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Mercury dime of 1921 a key date

 

The 1921 Mercury dime is an interesting story as a semi-key Mercury dime, but it is also part of a larger story that makes it even more interesting as a sign of the times. This combination makes it a nice addition to any collection.

The 1921 Mercury dime had a mintage of just 1,230,000. There has not been a lower mintage of dimes from Philadelphia since 1921 or stretching all the way back to 1895. To be the lowest mintage dime from Philadelphia for more than a century suggests there was something unusual going on at the time.

Actually, there was something unusual going on in Philadelphia, Denver and San Francisco back in 1921. The three facilities were turning out coins 24 hours a day, six days a week. They were all busy producing silver dollars.

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The situation was a result of the Pittman Act of 1918. The act allowed for the melting of up to 350 million silver dollars. Just over 270 million were destroyed, but that still created a problem.

The economics of the Pittman Act looked OK as the silver was going to be sent to India and the U.S. would get its money back and some good will besides. There was basically no reason to not do it. The silver dollars were actually costing money to store.

However, the silver dollars had a purpose. Silver Certificates called for payment in silver dollars. Without silver dollars, the certificates would have to be retired, and no one wanted that. To avoid this, short-term notes were taken out by the government, but the interest was 2 percent and that was driving Secretary of the Treasury Andrew Mellon crazy. He wanted the notes retired immediately, but to do that someone had to make about 200 million silver dollars. That process began in 1921 and went on for a few years.

That explains why a lot of silver dollars were made in 1921. What happened to dimes? Well, the economy was in a severe recession and demand for coins was down. There were so many low mintages, the 1921 Mercury dime would not stand out and be saved in large numbers. It had a higher mintage than the 1921-D Mercury dime whose mintage was at just 1,080,000. There were other low mintage denominations as well.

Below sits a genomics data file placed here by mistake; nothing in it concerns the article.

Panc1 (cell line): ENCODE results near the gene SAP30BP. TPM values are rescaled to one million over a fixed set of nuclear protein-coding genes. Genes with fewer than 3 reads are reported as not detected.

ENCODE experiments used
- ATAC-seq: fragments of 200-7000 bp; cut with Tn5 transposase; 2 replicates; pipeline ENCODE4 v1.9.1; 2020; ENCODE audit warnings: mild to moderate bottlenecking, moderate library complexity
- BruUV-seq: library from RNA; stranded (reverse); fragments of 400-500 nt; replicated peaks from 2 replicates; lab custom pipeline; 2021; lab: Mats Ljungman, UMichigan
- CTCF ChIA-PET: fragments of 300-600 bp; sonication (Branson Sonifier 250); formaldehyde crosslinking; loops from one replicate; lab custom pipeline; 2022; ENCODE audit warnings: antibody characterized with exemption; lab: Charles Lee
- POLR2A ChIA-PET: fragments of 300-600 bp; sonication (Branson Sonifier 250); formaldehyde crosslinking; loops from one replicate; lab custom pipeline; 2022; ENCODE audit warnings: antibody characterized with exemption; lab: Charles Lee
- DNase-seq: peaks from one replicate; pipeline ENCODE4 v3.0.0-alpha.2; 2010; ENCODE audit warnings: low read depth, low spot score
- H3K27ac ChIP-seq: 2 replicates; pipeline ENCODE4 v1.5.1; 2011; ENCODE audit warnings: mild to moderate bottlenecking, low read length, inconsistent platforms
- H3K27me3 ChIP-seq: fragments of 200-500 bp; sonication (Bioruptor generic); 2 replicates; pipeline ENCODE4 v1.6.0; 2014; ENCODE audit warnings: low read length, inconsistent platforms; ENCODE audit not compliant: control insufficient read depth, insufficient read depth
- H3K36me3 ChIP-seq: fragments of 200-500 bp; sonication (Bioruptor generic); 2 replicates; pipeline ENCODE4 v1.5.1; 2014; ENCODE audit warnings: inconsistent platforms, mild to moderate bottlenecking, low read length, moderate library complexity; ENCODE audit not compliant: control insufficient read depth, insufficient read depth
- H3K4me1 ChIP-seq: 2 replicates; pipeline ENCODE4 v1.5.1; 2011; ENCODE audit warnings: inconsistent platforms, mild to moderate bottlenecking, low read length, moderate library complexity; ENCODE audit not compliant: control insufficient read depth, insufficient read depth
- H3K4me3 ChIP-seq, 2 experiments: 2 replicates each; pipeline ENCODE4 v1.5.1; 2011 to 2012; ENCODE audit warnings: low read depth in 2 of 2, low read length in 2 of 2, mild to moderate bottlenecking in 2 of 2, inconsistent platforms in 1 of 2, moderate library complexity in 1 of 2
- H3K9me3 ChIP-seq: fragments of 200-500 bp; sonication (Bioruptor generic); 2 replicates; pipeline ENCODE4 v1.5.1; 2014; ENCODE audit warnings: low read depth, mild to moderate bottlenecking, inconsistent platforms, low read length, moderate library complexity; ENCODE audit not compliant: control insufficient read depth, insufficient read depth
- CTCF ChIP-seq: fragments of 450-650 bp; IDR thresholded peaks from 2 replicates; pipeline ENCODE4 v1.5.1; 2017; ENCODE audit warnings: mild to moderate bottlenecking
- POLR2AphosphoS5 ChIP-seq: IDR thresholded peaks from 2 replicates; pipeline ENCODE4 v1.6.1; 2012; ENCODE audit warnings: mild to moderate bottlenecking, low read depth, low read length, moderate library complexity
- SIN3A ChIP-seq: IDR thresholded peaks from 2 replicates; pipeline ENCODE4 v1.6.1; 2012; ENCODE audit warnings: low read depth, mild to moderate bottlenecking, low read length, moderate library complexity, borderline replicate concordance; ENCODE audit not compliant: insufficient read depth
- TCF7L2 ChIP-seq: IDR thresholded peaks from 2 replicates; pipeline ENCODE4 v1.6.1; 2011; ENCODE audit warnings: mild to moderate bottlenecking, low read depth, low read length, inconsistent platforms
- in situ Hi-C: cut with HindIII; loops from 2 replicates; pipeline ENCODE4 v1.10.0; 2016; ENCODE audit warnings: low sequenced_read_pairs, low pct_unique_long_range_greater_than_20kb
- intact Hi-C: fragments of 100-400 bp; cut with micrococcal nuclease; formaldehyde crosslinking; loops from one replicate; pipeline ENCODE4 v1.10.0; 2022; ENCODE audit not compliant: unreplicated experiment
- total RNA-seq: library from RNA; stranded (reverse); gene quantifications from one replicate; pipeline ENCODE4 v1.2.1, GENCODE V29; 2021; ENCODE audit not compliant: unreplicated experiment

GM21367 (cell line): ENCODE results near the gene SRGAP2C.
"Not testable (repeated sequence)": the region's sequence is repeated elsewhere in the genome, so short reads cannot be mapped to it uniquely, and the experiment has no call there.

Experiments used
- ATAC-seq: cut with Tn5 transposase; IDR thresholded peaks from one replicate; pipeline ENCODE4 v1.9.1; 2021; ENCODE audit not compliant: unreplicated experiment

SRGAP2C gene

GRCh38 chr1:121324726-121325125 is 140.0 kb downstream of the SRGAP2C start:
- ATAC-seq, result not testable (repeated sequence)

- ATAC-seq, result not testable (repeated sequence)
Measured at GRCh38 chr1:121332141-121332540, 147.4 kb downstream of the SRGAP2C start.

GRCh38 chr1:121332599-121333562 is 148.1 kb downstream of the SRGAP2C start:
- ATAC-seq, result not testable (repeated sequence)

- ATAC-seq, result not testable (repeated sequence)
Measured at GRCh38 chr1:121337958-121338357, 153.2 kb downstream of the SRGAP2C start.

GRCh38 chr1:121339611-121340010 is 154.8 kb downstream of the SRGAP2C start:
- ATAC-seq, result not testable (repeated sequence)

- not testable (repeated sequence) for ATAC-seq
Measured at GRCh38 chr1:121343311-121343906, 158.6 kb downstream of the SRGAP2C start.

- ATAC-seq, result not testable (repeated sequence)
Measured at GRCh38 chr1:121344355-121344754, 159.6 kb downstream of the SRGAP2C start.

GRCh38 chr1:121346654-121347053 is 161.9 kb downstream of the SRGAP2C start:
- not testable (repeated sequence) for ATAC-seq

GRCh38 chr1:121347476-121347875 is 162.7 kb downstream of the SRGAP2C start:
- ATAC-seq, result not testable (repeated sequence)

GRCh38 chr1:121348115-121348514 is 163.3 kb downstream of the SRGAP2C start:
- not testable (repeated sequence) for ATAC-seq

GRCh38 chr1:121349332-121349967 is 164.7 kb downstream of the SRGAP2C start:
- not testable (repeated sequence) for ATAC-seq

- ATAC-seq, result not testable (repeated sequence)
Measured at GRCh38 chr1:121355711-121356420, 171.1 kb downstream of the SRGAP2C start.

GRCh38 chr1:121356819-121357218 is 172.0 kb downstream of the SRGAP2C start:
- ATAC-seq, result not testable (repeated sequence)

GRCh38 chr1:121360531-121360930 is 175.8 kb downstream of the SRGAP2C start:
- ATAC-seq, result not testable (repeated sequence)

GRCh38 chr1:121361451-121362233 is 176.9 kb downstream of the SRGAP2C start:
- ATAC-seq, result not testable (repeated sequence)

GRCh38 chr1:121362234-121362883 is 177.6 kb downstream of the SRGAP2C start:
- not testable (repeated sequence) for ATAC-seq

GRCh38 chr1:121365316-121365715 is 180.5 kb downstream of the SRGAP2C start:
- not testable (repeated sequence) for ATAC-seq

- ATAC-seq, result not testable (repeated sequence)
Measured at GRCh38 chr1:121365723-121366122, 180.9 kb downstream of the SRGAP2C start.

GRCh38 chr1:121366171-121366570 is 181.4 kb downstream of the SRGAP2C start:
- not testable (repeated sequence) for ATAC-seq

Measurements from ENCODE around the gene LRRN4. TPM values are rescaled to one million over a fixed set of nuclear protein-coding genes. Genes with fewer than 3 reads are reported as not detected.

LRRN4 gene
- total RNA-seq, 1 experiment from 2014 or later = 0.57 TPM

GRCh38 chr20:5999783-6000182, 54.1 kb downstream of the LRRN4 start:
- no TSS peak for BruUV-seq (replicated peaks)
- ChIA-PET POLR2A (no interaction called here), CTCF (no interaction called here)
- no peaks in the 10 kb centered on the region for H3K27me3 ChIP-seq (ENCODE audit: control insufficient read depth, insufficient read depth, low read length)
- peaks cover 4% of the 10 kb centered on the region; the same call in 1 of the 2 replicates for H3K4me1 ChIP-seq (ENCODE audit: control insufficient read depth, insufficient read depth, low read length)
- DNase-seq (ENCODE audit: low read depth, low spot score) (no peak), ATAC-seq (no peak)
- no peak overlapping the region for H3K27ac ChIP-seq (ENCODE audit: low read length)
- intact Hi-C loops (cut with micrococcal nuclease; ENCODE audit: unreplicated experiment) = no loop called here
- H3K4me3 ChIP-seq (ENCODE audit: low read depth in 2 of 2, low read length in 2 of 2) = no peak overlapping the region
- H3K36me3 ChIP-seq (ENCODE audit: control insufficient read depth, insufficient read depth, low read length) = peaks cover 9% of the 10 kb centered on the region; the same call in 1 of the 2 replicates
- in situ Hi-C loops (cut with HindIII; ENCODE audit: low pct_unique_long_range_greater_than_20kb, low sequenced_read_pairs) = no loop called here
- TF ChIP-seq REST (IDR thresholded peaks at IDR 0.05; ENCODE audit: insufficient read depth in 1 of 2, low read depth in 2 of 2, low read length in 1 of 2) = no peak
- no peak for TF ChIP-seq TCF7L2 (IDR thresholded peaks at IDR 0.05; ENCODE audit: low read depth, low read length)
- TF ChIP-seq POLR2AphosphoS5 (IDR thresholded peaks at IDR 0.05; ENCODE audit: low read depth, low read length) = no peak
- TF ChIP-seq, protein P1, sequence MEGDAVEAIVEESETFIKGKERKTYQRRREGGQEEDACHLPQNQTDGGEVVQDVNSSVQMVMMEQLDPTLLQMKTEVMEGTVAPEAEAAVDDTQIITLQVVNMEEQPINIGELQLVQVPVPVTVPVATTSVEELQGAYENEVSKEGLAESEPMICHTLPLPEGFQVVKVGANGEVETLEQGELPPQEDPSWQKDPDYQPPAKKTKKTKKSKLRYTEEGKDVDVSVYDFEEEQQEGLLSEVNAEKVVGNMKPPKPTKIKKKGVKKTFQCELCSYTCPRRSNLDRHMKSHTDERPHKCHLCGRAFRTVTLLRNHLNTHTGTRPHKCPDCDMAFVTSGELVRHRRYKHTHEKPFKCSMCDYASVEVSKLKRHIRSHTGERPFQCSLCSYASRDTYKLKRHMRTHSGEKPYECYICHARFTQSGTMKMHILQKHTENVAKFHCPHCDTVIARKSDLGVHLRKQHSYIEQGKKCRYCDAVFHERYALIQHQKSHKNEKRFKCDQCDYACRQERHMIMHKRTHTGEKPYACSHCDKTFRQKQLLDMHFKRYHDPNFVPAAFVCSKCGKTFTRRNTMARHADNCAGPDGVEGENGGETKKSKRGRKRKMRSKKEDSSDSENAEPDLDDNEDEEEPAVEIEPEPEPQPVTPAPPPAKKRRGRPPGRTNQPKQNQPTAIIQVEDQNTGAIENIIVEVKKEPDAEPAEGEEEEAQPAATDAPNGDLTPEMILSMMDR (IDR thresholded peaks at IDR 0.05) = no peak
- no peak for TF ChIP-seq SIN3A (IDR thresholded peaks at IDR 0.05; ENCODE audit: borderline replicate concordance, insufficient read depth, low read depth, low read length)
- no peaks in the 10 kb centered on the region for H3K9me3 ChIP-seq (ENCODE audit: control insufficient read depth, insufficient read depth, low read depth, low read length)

Both the 1921 and the 1921-D were allowed to simply circulate for years as there were not that many dime collectors at the time. They were still circulating in large numbers in the 1940s, as the New York Subway Hoard purchased by the Littleton Coin Company in the 1990s reportedly had 600 examples of the 1921 and another 450 of the 1921-D. Those are very large numbers from a hoard begun roughly 20 years after the 1921 was originally produced.

The 1921 and 1921-D have historically been closely related in price, which is natural when you compare the mintages. In G-4, however, perhaps reflecting the New York Subway Hoard, the 1921 is currently at $60 while the 1921-D is at $78. It tends to be that way throughout circulated grades as the 1921-D is a bit better than the 1921.

The price gap between the two closes a bit in Mint State. That makes sense as in Mint State the collectors in 1921 would have probably saved roughly equal numbers of each.

In MS-60, the 1921 is at $1,175 while the 1921-D is $1,300. In MS-65, there is only a $150 difference between the two. In MS-65 with full split bands, the 1921 is $4,350 while the 1921-D is $5,200. In that grade, the grading service numbers seem to support the price spread.

In any grade the 1921 is one of the best Mercury dimes. It is not the toughest in Mint State, but the 1921 still remains a premium-priced date and an interesting one to boot.

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